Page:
[Frontiers in Bioscience 11, 89-112, January 1, 2006]

HIV-1 inactivation by nucleic acid aptamers

Daniel M. Held 1, 3, Jay D. Kissel 1, James T. Patterson 2, David G. Nickens 2 and Donald H. Burke 2, 3

Departments of 1 Biology and 2 Chemistry, Indiana University, Bloomington, IN 47405, 3 Department of Molecular Microbiology and Immunology, University of Missouri School of Medicine, Columbia, MO 65212

TABLE OF CONTENTS

1. Abstract
2. Nucleic acid aptamers
3. Inhibition of HIV-1 enzymatic function
3.1. Reverse Transcriptase.
3.1.1. Anti-RT drugs, side effects and resistance
3.1.2. RNA aptamers in vitro
3.1.3. Anti-RT ssDNA aptamers in vitro
3.1.4. Anti-RT RNA aptamers in cells
3.2. Protease
3.2.1. Protease aptamers
3.3. Integrase
3.3.1. Integrase aptamers in vitro
4. Inhibition of HIV-1 gene expression: transcriptional regulation and RNA transport
4.1. Rev
4.1.1. Rev aptamers in vitro
4.1.2. Non-aptamer Rev decoys in vivo
4.1.3. Rev aptamers in vivo
4.2. Tat
4.2.1. Tat aptamers in vitro
4.2.2. Tat aptamers and TAR decoys in vivo
4.3. TAR, RRE and other structured viral RNAs
5. Inhibition of viral packaging
5.1. Nucleocapsid and p55Gag polyprotein
5.1.1. NC and p55Gag aptamers in vitro
5.1.2. NC aptamers and decoys in vivo
6. Inhibition of viral entry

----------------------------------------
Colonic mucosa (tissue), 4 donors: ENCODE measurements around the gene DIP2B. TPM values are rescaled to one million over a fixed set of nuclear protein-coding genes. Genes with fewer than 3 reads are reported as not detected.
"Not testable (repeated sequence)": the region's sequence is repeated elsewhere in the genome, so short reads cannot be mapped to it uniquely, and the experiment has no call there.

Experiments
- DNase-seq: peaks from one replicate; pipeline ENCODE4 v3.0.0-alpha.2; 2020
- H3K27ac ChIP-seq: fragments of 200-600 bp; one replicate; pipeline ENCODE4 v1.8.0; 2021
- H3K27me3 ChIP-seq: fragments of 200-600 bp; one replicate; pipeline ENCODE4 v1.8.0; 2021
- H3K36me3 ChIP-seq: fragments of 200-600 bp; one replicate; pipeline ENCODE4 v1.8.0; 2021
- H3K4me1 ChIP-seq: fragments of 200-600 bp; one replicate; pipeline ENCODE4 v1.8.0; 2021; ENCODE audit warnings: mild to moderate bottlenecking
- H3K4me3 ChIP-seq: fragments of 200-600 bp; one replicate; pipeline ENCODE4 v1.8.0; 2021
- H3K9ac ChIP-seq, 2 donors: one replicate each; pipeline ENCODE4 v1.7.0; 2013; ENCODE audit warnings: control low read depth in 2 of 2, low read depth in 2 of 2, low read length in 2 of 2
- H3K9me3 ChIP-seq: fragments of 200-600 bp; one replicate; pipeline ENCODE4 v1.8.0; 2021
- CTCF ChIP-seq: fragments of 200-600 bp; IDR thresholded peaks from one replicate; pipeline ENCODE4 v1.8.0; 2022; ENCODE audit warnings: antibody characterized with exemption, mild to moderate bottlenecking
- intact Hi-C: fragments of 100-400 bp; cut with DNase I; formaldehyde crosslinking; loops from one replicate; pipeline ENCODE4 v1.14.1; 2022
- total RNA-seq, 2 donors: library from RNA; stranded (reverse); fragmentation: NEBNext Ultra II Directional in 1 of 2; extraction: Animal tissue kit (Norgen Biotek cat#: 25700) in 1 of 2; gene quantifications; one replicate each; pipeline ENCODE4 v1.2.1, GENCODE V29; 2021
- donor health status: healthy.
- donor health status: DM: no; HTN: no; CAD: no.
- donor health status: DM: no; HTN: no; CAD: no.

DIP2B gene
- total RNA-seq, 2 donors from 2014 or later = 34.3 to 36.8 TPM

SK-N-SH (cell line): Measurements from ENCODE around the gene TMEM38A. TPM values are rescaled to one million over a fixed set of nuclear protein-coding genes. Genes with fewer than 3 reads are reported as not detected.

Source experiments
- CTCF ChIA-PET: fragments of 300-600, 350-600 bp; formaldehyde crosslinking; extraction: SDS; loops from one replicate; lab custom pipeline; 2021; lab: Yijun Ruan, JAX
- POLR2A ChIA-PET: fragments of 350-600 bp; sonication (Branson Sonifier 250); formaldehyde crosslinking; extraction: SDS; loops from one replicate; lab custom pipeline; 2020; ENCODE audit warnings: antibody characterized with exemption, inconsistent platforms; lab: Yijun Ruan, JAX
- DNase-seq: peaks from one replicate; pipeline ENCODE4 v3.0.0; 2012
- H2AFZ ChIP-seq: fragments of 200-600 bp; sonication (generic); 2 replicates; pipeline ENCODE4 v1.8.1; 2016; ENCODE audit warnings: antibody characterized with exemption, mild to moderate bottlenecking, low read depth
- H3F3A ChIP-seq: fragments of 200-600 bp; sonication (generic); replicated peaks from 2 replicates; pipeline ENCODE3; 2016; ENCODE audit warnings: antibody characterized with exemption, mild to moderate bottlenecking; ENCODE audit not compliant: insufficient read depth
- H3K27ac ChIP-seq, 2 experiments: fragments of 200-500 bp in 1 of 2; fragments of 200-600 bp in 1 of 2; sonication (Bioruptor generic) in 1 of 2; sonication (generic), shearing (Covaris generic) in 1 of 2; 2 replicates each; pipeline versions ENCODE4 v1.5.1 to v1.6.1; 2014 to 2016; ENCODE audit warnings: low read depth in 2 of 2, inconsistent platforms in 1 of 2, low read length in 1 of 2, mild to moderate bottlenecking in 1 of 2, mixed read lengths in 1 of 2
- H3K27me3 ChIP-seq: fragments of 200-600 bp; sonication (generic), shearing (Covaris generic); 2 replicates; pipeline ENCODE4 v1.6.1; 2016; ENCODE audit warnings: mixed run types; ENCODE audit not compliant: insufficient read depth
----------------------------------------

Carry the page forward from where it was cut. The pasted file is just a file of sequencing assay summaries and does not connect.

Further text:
6.1. Glycoproteins gp120 and gp41
6.1.1. gp120 aptamers in vitro and in antiviral assay
7. Further considerations
8. References

1. ABSTRACT

Although developments in small-molecule therapeutics for HIV-1 have been dramatic in recent years, the rapid selection of drug-resistant viral strains and the adverse side effects associated with long-term exposure to current treatments propel continued exploration of alternative anti-HIV-1 agents. Non-coding nucleic acids have emerged as potent inhibitors that dramatically suppress viral function both in vitro and in cell culture. In particular, RNA and DNA aptamers inhibit HIV-1 function by directly interfering with essential proteins at critical stages in the viral replication cycle (Figure 1). Their antiviral efficacy is expected to be a function, in part, of the biochemical properties of the aptamer-target interaction.

Accordingly, we present an overview of biochemical and cell culture analyses of the expanding list of aptamers targeting HIV-1. Our discussion focuses on the inhibition of viral enzymes (reverse transcription, proteolytic processing, and chromosomal integration), viral expression (Rev/RRE and Tat/TAR), viral packaging (p55Gag, matrix and nucleocapsid), and viral entry (gp120) (Table 1). Additional nucleic acid-based strategies for inactivation of HIV-1 function (including RNAi, antisense, and ribozymes) have also demonstrated their utility. These approaches are reviewed in other chapters of this volume and elsewhere (1-5).